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Letters to the editor on shutdown, Kansas insurance exchange, Wichita Race for the Cure, historical museum

  • Published Friday, Oct. 4, 2013, at 12 a.m.

Letters to the Editor

Include your full name, home address and phone number for verification purposes. All letters are edited for clarity and length; 200 words or fewer are best. Letters may be published in any format and become the property of The Eagle.

Mail: Letters to the Editor, The Wichita Eagle, 825 E. Douglas, Wichita, KS 67202

E-mail: letters@wichitaeagle.com

Fax: 316-269-6799

For more information, contact Phillip Brownlee at 316-268-6262, pbrownlee@wichitaeagle.com.

GOP afraid ACA will be a success

The Republicans are trying to blame everyone but themselves for the shutdown. But Sen. Ted Cruz, R-Texas, has been calling for a shutdown all along. Several GOP members of the House have also called for a shutdown, but no Democrats.

Sen. Pat Roberts, R-Kan., says that the Affordable Care Act is a train wreck, that it is going to cost jobs and so on. If that is true, why not let it take effect, and when we have that train wreck Republicans will win the Senate in 2014 and the White House in 2016?

The answer is simply: It will be a success, and Republicans fear that so much that they are willing to destroy the American economy.

I have heard that there was no Republican input on the ACA. But the individual mandate is from the Heritage Foundation and much of the rest of it was from Mitt Romney’s health care law in Massachusetts, so it is mostly Republican ideas.

EDWARD EVERHART

Bel Aire

Extend shutdown

Maybe the government shutdown should be allowed to continue. I think we would all learn and benefit from it.

Yes, there would be hardships for many, but there are hardships for many now. Maybe in a few months of a shutdown, the real issues would reveal themselves.

Maybe in a few months we would know how many Americans represent us, rather than Republicans and Democrats. Maybe some private enterprise would take over the national parks or the U.S. Postal Service and make them even better. Maybe if “we the people” knew we could not fall into the arms of Uncle Sam, we would become more responsible for ourselves. Maybe many who are able would actually look for any job rather than waiting by the mailbox for the next government check.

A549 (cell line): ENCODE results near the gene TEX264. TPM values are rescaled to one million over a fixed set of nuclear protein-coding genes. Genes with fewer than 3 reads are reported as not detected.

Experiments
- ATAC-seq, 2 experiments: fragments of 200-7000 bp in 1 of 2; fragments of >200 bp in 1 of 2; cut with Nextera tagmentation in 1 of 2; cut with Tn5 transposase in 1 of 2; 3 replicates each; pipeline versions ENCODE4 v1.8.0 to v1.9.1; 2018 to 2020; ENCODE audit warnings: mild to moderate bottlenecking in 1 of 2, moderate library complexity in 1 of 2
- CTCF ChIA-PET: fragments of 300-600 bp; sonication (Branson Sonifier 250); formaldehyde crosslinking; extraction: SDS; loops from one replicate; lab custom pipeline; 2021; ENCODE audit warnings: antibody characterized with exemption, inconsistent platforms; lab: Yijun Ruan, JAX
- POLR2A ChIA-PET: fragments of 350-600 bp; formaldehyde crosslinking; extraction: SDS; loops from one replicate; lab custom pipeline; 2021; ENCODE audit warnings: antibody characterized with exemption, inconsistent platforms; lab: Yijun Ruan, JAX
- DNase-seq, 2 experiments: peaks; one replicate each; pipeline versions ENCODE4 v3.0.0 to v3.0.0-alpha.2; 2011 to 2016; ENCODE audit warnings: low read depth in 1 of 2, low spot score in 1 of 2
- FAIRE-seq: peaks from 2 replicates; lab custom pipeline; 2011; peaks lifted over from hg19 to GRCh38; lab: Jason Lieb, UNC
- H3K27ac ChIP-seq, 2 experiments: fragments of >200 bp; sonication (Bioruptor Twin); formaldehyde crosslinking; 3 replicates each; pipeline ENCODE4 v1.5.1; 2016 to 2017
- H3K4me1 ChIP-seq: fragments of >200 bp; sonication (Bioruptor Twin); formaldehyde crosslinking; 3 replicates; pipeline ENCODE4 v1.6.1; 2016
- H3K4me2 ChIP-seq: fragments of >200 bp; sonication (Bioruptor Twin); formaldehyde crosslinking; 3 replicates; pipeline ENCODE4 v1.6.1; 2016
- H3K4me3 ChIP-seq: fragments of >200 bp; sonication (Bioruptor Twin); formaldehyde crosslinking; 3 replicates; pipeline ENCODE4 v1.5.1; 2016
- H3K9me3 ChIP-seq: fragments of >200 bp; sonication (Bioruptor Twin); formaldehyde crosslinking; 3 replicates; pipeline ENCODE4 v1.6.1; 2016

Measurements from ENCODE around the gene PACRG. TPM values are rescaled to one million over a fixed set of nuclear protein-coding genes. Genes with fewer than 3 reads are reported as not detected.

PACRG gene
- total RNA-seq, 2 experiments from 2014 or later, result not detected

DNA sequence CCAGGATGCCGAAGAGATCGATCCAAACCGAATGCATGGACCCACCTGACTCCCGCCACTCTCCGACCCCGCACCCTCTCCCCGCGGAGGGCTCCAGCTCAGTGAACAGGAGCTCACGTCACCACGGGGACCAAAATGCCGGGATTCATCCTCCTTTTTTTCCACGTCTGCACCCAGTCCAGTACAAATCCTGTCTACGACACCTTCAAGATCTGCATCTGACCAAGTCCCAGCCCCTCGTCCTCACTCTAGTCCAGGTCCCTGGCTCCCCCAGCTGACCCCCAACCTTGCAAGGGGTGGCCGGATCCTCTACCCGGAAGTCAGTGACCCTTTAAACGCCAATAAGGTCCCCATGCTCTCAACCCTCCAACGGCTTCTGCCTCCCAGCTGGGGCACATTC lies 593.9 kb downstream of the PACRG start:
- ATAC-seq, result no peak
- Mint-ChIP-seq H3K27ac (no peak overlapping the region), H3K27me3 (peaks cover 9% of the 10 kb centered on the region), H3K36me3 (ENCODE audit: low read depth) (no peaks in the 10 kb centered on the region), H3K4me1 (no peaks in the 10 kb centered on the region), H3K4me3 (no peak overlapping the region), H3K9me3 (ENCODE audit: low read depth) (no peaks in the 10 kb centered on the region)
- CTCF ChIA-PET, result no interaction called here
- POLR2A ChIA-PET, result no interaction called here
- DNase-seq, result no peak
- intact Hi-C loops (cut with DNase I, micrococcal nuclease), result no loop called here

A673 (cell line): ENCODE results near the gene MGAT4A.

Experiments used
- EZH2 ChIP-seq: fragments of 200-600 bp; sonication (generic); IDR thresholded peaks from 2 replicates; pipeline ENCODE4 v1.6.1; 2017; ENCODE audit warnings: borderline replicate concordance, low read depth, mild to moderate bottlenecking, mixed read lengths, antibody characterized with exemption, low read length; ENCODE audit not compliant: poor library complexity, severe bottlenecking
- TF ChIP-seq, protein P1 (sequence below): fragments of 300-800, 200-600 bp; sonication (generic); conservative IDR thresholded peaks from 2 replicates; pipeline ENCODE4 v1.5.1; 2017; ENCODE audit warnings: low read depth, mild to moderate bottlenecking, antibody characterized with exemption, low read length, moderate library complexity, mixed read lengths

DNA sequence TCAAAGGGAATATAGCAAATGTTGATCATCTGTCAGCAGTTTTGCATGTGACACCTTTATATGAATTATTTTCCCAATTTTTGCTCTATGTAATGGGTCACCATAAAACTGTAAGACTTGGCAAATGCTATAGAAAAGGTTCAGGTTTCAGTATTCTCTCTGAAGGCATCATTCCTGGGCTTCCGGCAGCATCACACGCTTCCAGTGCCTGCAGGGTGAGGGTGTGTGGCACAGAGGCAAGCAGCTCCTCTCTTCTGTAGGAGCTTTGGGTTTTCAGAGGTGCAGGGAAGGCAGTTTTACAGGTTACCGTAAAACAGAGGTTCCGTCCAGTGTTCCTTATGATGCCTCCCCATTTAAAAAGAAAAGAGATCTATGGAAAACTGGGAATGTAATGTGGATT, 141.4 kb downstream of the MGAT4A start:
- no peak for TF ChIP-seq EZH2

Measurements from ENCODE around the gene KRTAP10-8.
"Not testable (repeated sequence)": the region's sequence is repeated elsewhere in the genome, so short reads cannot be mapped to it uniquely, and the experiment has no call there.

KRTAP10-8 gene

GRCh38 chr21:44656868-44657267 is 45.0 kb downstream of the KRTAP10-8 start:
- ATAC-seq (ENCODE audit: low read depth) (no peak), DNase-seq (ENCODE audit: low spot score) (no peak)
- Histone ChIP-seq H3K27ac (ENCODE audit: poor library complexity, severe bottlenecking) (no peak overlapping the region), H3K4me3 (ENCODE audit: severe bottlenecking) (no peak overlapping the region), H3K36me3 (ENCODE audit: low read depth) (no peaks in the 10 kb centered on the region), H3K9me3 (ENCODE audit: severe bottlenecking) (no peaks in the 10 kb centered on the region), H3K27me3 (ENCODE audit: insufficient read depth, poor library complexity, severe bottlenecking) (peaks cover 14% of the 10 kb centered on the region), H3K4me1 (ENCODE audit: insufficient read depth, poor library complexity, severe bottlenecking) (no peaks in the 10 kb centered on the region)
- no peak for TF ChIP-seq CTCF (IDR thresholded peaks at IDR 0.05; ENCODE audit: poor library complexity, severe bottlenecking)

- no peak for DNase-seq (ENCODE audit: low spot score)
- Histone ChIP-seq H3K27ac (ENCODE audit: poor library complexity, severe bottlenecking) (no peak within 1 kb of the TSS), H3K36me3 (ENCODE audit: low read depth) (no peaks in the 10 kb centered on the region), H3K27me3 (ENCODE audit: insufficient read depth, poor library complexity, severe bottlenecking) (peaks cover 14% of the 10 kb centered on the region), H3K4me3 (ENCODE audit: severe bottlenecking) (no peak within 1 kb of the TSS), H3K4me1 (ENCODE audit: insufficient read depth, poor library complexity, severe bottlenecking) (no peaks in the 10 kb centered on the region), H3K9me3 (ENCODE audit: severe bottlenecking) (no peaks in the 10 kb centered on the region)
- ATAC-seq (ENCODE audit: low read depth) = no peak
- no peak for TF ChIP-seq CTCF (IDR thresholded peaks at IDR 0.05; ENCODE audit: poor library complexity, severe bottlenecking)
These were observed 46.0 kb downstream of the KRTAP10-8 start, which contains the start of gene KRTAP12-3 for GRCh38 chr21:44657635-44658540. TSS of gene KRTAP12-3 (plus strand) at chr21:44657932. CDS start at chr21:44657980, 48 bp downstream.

Maybe a mindset would set in regarding the fact that “a man should provide for his own.” (Oh, excuse me – that was biblical.) Maybe we should review the original writings of our forefathers and reaffirm that God was definitely a priority in the beginning of this great country. Maybe we should pray about things. Maybe.

GENE COOK

Benton

Blame Brownback

The Affordable Care Act provides millions of Americans with affordable health insurance. If you live in Kansas, however, your choices are limited. The person responsible for this is Gov. Sam Brownback.

With the hard work of Kansas Insurance Commissioner Sandy Praeger, Kansas was awarded a $31 million grant to create a quality health-insurance exchange. Because Brownback didn’t think the U.S. Supreme Court would uphold the ACA’s constitutionality, and he expected President Obama to lose the 2012 election, he sent the money back. This left Kansans at the mercy of a federally run exchange, leaving us with substandard plans.

Brownback’s refusal to accept the $31 million and to allow a federal expansion of Medicaid, which was no cost to Kansans for the first three years, has devastated many.

LOUISE SMITH

Hesston

SHELLEY DUNHAM

Council Grove

Focus is saving lives

With the start of National Breast Cancer Awareness Month, I am writing to thank all of those in our community who give of their time and resources to support the critical work we are engaged in every day to educate people about breast cancer and to help local women in need access potentially lifesaving breast health services.

I was disappointed recently to see criticism aimed at one of our valued supporters, Via Christi Health, for its sponsorship of the 2013 Wichita Race for the Cure, particularly since the criticism was not based on the reality of how our local race funds have been invested (“Committed to life?” Sept. 21 Letters to the Editor). The truth is that thanks to the generous support of our sponsors, donors and race participants, we have been able to invest more than $5 million since our inception in education, outreach, research and screening services. This includes paying for 40,000 mammograms for Kansas women.

We have one focus, and that is on our mission to save lives and end breast cancer forever. We are grateful to all of our supporters for partnering with us in this cause.

LINDSAY SMITH

Executive director

Kansas Affiliate of Susan G. Komen

Wichita

Blast to past

As the leaders of Wichita and Sedgwick County make decisions for the present and plan for the future, it may be helpful, and even enlightening, for us all to look back and see how we got here. It took huge risks, determination and faith for those who came before us to build the thriving, vibrant city we live in today. Fortunately for us, much of this rich local history has been preserved and documented and is beautifully displayed at our Wichita-Sedgwick County Historical Museum.

For a “Blast to the Past,” a look at how we got here and clues to where we are going, the museum is throwing a block party from noon to 3 p.m. Saturday at 204 S. Main. There will be eats, treats, music and free tours of this wonderful historical museum, including tours of the clock tower. This is a chance for everyone to have fun, celebrate and preview the “future of your history.”

JOANNE McCLELLAND

Trustee

Wichita-Sedgwick County Historical Museum

Wichita

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